Barclaycard launches 26-month 0% balance transfer deal
Barclaycard has introduced a credit card offering an unprecedented 26 months 0% interest on balance transfers as the competition for the most attractive credit cards hots up.
The card comes with a 3.5% fee on balance transfers and 0% interest on purchases for six months.
The move follows hot on the heels of Tesco launching a card this week offering 0% interest on balance transfers for 25 months with a 2.9% fee, which enjoyed a brief spell at the top of the table.
Competition hotting up
Recently several providers have been vying for the longest period of 0% interest on balance transfers with Barclaycard, Tesco and Halifax all trying to outdo each other.
Balance transfer cards are a great way to consolidate debts cheaply and pay off more expensive loans. But unless it also offers 0% on purchases it doesn't usually make sense to spend on the card. Spenders should look instead for cards offering the longest 0% on purchases.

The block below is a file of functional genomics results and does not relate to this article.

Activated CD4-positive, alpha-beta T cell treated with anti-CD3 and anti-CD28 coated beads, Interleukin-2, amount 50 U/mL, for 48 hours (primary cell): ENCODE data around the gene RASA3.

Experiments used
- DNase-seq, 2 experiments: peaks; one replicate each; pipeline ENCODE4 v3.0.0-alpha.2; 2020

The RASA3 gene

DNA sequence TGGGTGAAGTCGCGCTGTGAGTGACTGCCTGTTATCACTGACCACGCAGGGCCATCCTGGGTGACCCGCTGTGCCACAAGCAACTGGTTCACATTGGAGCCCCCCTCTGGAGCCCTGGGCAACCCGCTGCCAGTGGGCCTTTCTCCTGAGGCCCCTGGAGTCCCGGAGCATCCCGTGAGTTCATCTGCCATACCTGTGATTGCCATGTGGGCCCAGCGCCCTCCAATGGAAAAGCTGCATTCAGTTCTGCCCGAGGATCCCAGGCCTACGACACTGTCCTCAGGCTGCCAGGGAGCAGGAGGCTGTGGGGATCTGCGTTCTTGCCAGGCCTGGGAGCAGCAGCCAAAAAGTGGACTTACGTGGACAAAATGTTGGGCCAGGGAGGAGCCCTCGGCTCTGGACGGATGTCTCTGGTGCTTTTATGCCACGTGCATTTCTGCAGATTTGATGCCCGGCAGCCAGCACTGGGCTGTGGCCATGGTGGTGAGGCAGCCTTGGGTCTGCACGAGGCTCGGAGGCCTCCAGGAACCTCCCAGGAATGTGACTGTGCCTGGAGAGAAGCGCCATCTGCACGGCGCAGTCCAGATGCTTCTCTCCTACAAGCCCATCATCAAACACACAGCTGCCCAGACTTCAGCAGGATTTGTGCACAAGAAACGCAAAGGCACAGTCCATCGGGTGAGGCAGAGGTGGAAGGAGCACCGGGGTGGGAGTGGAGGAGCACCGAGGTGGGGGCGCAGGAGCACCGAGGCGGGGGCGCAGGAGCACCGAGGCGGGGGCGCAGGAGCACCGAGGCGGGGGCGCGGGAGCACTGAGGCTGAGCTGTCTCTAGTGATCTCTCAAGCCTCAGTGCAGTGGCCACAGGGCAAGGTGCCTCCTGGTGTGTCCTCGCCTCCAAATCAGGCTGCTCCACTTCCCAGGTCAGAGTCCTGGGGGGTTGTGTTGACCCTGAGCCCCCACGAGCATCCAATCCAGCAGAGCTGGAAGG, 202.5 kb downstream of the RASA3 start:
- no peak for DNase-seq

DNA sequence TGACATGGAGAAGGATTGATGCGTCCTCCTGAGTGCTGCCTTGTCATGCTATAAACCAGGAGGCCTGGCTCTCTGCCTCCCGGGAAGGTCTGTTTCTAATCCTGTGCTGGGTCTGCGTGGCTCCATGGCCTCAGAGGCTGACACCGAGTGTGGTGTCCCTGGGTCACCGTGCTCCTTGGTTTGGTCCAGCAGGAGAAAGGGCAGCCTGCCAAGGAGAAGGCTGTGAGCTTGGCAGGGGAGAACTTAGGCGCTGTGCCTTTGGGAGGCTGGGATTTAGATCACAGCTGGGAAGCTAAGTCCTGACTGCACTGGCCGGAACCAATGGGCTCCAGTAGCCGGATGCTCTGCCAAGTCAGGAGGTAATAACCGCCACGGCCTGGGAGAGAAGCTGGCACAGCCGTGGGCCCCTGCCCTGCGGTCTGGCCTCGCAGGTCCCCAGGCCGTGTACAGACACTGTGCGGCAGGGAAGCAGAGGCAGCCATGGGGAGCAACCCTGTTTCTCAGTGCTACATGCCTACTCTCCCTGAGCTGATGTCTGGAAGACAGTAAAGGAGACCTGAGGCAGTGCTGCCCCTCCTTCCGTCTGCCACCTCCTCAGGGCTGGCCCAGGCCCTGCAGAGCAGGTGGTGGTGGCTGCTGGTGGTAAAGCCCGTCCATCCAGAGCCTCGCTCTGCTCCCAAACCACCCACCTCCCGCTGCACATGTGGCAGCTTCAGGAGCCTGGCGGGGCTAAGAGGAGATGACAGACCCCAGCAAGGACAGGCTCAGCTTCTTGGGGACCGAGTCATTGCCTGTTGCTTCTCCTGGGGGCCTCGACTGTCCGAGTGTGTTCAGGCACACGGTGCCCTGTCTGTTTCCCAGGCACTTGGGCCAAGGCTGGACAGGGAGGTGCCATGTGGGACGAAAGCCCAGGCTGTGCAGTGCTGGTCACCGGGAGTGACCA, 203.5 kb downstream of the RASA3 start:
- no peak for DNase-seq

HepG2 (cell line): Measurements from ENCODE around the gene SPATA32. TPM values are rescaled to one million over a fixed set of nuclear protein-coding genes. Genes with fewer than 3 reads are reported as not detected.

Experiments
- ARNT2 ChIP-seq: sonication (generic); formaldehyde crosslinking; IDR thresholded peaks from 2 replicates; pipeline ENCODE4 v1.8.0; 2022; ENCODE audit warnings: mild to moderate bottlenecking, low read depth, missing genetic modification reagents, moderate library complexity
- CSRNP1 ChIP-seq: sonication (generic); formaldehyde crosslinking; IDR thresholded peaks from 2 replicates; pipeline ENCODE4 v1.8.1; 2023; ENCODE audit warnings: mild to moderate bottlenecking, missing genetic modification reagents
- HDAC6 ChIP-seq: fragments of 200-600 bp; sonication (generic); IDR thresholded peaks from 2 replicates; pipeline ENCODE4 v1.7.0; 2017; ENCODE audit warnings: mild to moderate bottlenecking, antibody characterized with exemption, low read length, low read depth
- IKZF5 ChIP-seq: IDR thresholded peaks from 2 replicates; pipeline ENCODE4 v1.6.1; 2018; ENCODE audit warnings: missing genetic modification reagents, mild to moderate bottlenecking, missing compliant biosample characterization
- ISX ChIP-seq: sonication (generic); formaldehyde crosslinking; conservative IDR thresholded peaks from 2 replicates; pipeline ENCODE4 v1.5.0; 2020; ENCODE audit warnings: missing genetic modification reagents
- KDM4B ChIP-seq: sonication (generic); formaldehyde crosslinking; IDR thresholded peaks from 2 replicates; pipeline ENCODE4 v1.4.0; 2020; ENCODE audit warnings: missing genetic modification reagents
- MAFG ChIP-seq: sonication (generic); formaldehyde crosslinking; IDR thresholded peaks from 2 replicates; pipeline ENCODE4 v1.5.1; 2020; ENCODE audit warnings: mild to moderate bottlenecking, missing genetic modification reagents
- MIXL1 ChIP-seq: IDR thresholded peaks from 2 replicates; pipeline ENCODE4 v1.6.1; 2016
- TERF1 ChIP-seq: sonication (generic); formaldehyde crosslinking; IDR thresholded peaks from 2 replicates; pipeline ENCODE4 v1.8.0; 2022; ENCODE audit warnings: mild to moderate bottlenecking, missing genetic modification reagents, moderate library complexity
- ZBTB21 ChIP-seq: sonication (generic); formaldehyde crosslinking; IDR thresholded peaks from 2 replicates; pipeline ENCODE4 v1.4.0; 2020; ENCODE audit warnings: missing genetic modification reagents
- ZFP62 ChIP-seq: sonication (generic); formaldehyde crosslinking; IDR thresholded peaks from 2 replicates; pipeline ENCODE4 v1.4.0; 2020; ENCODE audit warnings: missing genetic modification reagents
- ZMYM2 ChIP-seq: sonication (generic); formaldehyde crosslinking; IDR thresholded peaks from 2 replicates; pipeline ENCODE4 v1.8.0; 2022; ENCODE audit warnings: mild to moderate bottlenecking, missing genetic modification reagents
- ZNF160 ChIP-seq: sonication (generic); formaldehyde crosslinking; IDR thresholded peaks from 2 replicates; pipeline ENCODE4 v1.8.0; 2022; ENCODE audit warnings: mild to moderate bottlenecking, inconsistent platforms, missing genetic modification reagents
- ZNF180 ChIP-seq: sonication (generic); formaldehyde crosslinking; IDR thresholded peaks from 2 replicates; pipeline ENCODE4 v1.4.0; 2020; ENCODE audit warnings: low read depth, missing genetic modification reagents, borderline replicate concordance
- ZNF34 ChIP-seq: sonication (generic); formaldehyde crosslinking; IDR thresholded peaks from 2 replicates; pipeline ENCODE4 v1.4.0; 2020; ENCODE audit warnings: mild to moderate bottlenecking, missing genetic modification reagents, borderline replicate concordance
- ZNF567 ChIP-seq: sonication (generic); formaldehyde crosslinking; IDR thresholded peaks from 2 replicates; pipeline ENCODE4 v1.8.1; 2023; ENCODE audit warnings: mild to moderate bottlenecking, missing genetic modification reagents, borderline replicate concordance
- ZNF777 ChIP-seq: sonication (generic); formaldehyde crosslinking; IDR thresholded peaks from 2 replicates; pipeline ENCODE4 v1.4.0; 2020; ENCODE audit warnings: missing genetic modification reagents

Currently, the best 0% purchase card is the Halifax Purchase Credit card, which offers 0% interest on purchases for 17 months, with an APR of 16.9% from there after.
Used by the holder to buy goods and services, credit cards also have a monthly or annual spending limit, which may be raised or lowered depending on the creditworthiness of the cardholder. But unlike charge cards, borrowers aren’t forced to pay the balance off in full every month and, as long as they make a stated minimum payment, can carry a balance from one month to the next, generating compound interest. As the issuing company is effectively giving you a short-term loan, most credit cards have variable and relatively high interest rates. Allowing the interest to compound for too long may result in dire financial straits.
Moving money from one account to another, whether switching bank accounts or more likely transferring the outstanding balance on your credit card to another card that charges a lower – or 0% – rate of interest. Some card providers may charge a transfer fee that can be a percentage of the balance transferred.
This is used to compare interest rates for borrowing. It is the total (or “gross”) interest you’ll pay over the life of a loan, including charges and fees. For credit cards where interest is charged at more frequent intervals, the APR includes a “compounding” effect (paying interest on interest). So for a credit card charging 2% interest a month (equating to 24% a year), the APR would actually be 26.82%.